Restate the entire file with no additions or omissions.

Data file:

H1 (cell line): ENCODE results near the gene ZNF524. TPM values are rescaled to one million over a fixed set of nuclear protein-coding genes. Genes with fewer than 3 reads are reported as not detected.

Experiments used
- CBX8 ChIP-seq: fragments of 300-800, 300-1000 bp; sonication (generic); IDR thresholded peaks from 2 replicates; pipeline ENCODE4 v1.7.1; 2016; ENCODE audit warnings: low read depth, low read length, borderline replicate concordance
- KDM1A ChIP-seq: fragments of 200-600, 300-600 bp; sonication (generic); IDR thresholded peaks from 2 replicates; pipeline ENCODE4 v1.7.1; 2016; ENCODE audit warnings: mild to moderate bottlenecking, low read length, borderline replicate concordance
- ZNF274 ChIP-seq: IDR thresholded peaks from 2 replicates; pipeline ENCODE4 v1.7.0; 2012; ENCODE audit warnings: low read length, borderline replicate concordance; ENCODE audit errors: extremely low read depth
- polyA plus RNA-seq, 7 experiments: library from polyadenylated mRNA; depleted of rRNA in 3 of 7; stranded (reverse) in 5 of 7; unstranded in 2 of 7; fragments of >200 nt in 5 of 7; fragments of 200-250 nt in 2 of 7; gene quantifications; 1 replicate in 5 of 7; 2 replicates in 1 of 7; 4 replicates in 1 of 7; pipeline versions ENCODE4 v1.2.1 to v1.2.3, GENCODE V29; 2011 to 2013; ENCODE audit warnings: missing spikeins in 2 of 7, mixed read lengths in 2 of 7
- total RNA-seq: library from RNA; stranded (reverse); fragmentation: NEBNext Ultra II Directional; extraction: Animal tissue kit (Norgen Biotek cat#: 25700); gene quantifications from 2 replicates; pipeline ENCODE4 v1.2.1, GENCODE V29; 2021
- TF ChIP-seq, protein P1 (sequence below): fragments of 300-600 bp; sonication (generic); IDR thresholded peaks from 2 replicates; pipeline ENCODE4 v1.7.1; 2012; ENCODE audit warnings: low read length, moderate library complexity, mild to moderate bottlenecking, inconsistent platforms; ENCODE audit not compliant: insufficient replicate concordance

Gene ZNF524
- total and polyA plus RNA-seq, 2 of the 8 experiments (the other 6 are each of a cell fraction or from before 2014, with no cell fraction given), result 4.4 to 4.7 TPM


H1 (cell line): ENCODE results near the gene ZNF524. TPM values are rescaled to one million over a fixed set of nuclear protein-coding genes. Genes with fewer than 3 reads are reported as not detected.

Experiments used
- CBX8 ChIP-seq: fragments of 300-800, 300-1000 bp; sonication (generic); IDR thresholded peaks from 2 replicates; pipeline ENCODE4 v1.7.1; 2016; ENCODE audit warnings: low read depth, low read length, borderline replicate concordance
- KDM1A ChIP-seq: fragments of 200-600, 300-600 bp; sonication (generic); IDR thresholded peaks from 2 replicates; pipeline ENCODE4 v1.7.1; 2016; ENCODE audit warnings: mild to moderate bottlenecking, low read length, borderline replicate concordance
- ZNF274 ChIP-seq: IDR thresholded peaks from 2 replicates; pipeline ENCODE4 v1.7.0; 2012; ENCODE audit warnings: low read length, borderline replicate concordance; ENCODE audit errors: extremely low read depth
- polyA plus RNA-seq, 7 experiments: library from polyadenylated mRNA; depleted of rRNA in 3 of 7; stranded (reverse) in 5 of 7; unstranded in 2 of 7; fragments of >200 nt in 5 of 7; fragments of 200-250 nt in 2 of 7; gene quantifications; 1 replicate in 5 of 7; 2 replicates in 1 of 7; 4 replicates in 1 of 7; pipeline versions ENCODE4 v1.2.1 to v1.2.3, GENCODE V29; 2011 to 2013; ENCODE audit warnings: missing spikeins in 2 of 7, mixed read lengths in 2 of 7
- total RNA-seq: library from RNA; stranded (reverse); fragmentation: NEBNext Ultra II Directional; extraction: Animal tissue kit (Norgen Biotek cat#: 25700); gene quantifications from 2 replicates; pipeline ENCODE4 v1.2.1, GENCODE V29; 2021
- TF ChIP-seq, protein P1 (sequence below): fragments of 300-600 bp; sonication (generic); IDR thresholded peaks from 2 replicates; pipeline ENCODE4 v1.7.1; 2012; ENCODE audit warnings: low read length, moderate library complexity, mild to moderate bottlenecking, inconsistent platforms; ENCODE audit not compliant: insufficient replicate concordance

Gene ZNF524
- total and polyA plus RNA-seq, 2 of the 8 experiments (the other 6 are each of a cell fraction or from before 2014, with no cell fraction given), result 4.4 to 4.7 TPM